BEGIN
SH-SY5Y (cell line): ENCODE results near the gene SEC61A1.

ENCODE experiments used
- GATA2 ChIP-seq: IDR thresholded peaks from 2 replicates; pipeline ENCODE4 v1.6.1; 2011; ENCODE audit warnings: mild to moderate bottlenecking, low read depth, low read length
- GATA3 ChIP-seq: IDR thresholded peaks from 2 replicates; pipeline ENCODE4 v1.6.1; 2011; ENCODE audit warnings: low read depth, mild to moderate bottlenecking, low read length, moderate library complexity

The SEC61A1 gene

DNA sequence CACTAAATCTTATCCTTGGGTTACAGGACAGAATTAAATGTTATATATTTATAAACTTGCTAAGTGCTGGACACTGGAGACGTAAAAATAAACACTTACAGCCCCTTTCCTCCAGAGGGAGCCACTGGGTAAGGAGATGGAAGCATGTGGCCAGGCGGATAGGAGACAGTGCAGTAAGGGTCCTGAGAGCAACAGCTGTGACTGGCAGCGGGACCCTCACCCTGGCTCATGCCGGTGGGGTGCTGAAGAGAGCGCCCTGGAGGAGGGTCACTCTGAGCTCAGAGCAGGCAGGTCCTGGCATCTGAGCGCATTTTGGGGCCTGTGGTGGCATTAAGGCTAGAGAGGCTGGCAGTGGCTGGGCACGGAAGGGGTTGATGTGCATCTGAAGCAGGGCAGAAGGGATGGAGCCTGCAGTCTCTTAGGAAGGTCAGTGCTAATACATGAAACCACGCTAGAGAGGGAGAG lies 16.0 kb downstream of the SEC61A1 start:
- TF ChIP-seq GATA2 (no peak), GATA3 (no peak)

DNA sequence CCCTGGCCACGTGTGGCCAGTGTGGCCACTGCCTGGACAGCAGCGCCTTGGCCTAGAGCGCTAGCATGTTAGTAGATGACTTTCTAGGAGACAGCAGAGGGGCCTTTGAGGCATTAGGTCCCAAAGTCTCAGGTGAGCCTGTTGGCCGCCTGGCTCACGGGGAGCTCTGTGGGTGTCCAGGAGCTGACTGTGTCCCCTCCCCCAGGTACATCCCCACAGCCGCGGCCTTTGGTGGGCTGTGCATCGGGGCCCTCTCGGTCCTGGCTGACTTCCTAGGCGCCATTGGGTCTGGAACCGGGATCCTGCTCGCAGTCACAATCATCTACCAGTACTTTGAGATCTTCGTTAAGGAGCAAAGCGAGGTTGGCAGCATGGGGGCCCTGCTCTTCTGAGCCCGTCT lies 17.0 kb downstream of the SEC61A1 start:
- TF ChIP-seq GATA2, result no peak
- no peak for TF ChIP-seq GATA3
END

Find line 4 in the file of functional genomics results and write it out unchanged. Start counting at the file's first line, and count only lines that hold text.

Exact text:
- GATA3 ChIP-seq: IDR thresholded peaks from 2 replicates; pipeline ENCODE4 v1.6.1; 2011; ENCODE audit warnings: low read depth, mild to moderate bottlenecking, low read length, moderate library complexity